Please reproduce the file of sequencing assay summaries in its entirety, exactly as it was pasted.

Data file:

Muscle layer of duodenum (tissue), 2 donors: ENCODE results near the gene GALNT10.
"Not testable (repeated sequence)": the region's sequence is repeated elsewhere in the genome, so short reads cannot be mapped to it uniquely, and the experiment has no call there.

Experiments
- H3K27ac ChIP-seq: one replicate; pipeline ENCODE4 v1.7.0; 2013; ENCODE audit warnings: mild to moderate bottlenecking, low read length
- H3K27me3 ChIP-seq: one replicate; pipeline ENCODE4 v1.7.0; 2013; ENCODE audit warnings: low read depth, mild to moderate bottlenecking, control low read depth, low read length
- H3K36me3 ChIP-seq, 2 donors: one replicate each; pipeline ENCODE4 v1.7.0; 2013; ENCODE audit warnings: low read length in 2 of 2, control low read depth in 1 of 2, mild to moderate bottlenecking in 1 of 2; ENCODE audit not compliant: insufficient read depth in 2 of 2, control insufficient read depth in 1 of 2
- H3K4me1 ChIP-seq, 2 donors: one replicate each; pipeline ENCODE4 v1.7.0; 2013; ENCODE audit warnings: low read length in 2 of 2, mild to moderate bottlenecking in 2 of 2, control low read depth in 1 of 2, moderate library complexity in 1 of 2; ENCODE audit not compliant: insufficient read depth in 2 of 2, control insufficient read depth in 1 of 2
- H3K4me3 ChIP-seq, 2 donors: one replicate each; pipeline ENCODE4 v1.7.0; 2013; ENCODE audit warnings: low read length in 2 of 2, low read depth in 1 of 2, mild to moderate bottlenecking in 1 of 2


Muscle layer of duodenum (tissue), 2 donors: ENCODE results near the gene GALNT10.
"Not testable (repeated sequence)": the region's sequence is repeated elsewhere in the genome, so short reads cannot be mapped to it uniquely, and the experiment has no call there.

Experiments
- H3K27ac ChIP-seq: one replicate; pipeline ENCODE4 v1.7.0; 2013; ENCODE audit warnings: mild to moderate bottlenecking, low read length
- H3K27me3 ChIP-seq: one replicate; pipeline ENCODE4 v1.7.0; 2013; ENCODE audit warnings: low read depth, mild to moderate bottlenecking, control low read depth, low read length
- H3K36me3 ChIP-seq, 2 donors: one replicate each; pipeline ENCODE4 v1.7.0; 2013; ENCODE audit warnings: low read length in 2 of 2, control low read depth in 1 of 2, mild to moderate bottlenecking in 1 of 2; ENCODE audit not compliant: insufficient read depth in 2 of 2, control insufficient read depth in 1 of 2
- H3K4me1 ChIP-seq, 2 donors: one replicate each; pipeline ENCODE4 v1.7.0; 2013; ENCODE audit warnings: low read length in 2 of 2, mild to moderate bottlenecking in 2 of 2, control low read depth in 1 of 2, moderate library complexity in 1 of 2; ENCODE audit not compliant: insufficient read depth in 2 of 2, control insufficient read depth in 1 of 2
- H3K4me3 ChIP-seq, 2 donors: one replicate each; pipeline ENCODE4 v1.7.0; 2013; ENCODE audit warnings: low read length in 2 of 2, low read depth in 1 of 2, mild to moderate bottlenecking in 1 of 2